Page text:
Boyd knows the mayor is a criminal and his subordinates work with the mafia. But, as he explains, he has a rule of “8 out of 10”. For every 8 times he cracks the whip, two times he looks the other way. As he explains to the player, this gives him a good public face and a reliable stable of partners when the law gets in his way. He excuses his own corruption because, well, at least he’s not as bad as the other important figures in the city.
Naturally, that’s bullshit. The bullshittery of Boyd’s vision of police work bleeds into the strategy segments of This is the Police. The player needs to send officers to answer calls across the city, ranging in severity from petty theft to bombing threats with lots of false alarms in between. Meanwhile, the player must meet enough of city hall’s demands to maintain funding and allow the mob enough breathing room to avoid getting shot to death. The dilemma is, again, of Boyd’s own creation for not upholding the law and protecting the public in the first place, but Boyd doesn’t resign, the player enacts a full year of his corruption. The player only gets a threadbare assessment of each situation: crimes are called in with a snippet of context, officers make their way to the crime scene and occasionally report for advice on how to approach the situation but ultimately Boyd only cares about whether the suspect was apprehended, whether his officers are alive and whether civilians were harmed. Any personal context is deliberately excluded.
The mayor’s assignments are almost always either a PR stunt or a union/protest bust but we never learn about what the public’s interest in the matter is, we just know how many officers we need to send and whether or not we have permission to use force. The mob delivers an envelop of cash so that we may ignore an extortion job but we never learn the victim’s name or what they did to deserve the beating. If an officer dies on duty Boyd can withhold reporting it to snag the last pay check of the fallen officer’s life but we don’t ever learn about who the officer leaves behind or what ripples will come of their death.
Play is based on clicking resources to where they’re needed and keeping the bottom line black. People—officers, victims, criminals, bystanders, officials—turn into numbers with faces on them. The obvious irony is that This is the Police is an obsessively personal story about Jack Boyd, a man who doesn’t give a shit about all the people around him.
The administrative mechanics dehumanize Boyd’s job and even though he has insider information about everybody else’s corruption, there isn’t anything he can say to convince us he’s any different from every other criminal running the town. I don’t know how much of this is intentional, there are a lot of moments in the game that seem to deviate from making any kind of point. There are some out-of-place attempts at humour, some really over-the-top and unsettling portrayals of crime, racism and sexism that feed into certain popular myths about mental health, violent crime and sexual assault. I grant that the game wants to take an unflinching look at structural violence and crime but there are a number of events that feel motivated to shock than to interrogate.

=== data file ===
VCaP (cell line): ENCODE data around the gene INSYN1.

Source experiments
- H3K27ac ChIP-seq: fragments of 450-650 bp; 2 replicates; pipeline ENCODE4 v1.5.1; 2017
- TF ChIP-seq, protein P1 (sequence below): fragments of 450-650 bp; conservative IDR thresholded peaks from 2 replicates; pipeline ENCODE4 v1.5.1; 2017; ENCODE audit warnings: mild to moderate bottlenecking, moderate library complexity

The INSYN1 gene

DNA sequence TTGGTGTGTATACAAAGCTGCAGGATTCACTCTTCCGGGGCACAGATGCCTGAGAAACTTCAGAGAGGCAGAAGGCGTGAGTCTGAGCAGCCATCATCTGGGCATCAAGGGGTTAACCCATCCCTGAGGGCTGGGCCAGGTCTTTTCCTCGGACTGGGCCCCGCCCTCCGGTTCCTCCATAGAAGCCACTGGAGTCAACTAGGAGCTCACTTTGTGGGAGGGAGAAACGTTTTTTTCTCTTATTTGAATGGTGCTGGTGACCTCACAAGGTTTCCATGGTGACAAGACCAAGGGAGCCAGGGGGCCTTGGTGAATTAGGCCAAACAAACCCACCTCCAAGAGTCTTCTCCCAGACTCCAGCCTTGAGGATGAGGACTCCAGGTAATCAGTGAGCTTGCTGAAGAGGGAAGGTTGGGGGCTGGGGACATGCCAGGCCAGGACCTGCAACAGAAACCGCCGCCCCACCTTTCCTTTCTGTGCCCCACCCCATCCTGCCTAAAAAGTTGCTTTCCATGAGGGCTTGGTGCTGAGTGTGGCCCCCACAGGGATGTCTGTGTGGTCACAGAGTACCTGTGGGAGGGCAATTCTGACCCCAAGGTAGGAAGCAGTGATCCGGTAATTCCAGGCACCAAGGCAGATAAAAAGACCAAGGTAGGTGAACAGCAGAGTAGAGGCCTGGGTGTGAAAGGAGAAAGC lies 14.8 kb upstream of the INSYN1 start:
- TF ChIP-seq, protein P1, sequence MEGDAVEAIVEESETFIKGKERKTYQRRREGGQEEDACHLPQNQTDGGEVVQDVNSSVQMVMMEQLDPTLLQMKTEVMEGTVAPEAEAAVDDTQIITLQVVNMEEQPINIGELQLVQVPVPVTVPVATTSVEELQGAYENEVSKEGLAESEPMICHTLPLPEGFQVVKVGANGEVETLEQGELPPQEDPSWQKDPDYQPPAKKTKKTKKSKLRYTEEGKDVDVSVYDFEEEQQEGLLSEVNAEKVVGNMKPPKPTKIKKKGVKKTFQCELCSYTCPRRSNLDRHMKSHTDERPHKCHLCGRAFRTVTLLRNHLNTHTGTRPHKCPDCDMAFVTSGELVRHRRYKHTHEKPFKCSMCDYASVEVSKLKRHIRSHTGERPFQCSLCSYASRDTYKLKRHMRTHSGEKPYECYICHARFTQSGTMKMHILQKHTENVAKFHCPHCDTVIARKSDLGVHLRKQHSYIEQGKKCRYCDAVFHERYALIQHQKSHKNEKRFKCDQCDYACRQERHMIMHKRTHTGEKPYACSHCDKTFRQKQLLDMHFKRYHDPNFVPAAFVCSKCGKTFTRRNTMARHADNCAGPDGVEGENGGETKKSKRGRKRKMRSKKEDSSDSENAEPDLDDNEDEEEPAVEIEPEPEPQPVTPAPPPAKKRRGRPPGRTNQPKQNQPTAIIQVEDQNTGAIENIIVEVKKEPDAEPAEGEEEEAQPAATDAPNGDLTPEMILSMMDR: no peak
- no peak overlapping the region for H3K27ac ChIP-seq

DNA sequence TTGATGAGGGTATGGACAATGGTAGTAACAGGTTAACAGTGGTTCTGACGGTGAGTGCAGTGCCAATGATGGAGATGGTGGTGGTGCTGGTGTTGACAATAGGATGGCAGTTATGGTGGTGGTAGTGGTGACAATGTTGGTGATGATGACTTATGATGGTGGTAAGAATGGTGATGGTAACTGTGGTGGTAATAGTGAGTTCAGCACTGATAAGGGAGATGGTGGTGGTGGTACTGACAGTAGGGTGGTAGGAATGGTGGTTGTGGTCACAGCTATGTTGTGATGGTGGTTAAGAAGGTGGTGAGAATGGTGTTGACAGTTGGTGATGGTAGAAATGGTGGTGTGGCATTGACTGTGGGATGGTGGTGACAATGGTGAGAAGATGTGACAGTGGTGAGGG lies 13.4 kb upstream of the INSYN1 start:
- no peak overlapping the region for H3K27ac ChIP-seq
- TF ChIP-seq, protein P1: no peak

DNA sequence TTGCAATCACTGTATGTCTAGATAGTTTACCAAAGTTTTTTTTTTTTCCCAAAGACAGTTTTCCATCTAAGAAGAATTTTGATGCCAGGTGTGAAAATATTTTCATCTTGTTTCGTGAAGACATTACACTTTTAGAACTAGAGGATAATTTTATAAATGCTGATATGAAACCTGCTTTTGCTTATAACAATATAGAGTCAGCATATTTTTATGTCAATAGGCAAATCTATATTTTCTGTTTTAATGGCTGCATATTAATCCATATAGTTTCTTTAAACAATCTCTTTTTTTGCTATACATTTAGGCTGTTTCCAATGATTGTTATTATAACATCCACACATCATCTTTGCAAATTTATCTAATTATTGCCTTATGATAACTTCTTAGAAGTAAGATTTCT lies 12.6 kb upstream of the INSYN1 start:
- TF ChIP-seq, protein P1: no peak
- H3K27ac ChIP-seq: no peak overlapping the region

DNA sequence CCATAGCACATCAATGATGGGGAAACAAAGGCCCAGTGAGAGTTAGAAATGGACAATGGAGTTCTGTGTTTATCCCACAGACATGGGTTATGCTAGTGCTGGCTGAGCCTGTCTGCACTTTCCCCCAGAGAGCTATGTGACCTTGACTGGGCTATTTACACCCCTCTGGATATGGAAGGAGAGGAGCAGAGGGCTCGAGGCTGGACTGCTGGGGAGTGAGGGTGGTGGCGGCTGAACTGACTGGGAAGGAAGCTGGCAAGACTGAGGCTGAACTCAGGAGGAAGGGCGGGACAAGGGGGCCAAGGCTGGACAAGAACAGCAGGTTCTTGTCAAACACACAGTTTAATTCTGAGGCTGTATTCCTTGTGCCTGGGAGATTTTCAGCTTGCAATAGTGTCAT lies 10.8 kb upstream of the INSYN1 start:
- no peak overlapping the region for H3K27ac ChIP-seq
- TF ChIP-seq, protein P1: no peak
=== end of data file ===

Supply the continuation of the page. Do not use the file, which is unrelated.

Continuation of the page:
Then again, that might itself be the point: that the mundane violence that structure daily life at the root of outrageous shows of violence are easily glossed over by those in power. We forgive our systems of corruption so long as they address the extreme flashes of aggression. We accept the suffering of disenfranchised and second-class citizens as long as we have a normalcy to valorize. We accept the sickness if the symptoms clear up quickly enough. I feel like I’m giving This is the Police credit it might not deserve, but it is an interesting tension to explore given the tools it leaves the player with.
Jack imagines himself the outside investigator who alone undermines the system in spite of his personal anxieties: but he leads the police force! He’s so inside the system that he’s at the heart of the administrative indifference to his staff and citizenry that the player participates in. Everybody likes him only because they aren’t aware of the crime he allows and benefits from two out of every ten times. When the game’s ludonarrative reframes Boyd’s angst as solipsism it demonstrates the inhumanity of law enforcement as a system. We are compelled to identify with the humanity of those burdened with power even when doing so erases the humanity of everyone that power touches.
This is the Police is at its strongest when it is most contradictory. The solution to Freeburg’s crime problem is fairly obvious: kick out everyone in city hall and vet a new staff. But the only people with the authority and resources to do that are the people who are already there, and so long as each of them sees the others as a bigger problem, then the structure of power remains in tact and all the people crushed as the blocks shift around are just numerical collateral.
Like noire fiction, This is the Police investigates the mobility of power and powerful figures but its particular inflection flips the style on its head. Boyd is not a private eye figure drifting in and out of a city’s different streams of influence, he’s one of the big fish directing the current. But the way that he envisions himself and narrates himself to the player, his influence gets lost and as he demands forgiveness for his mistakes, sympathy for his pain, laughter for his jokes, admiration for his strength, he collapses the whole human experience of the people around him into assets of his personality and station. The tension between them keeps Freeburg and its messed up politics in place.
I won’t say that This is the Police is elegant: I won’t even say that the contradiction between its anti-hero and his position feel intentional. However it does offer an—albeit hamhanded—opportunity to tease how the expectations for empathy play in positions of authority.
Further reading: Weeks, Sophie. “This is the Police: Violent Cops in Video Games.” Remeshed. September 21 2016.
Ables, Brent. “This Is The Police won’t accept blame.” Kill Screen. August 28 2016.
Line Hollis. “Line on Sierra: Police Quest.” Line Hollis. February 8 2014.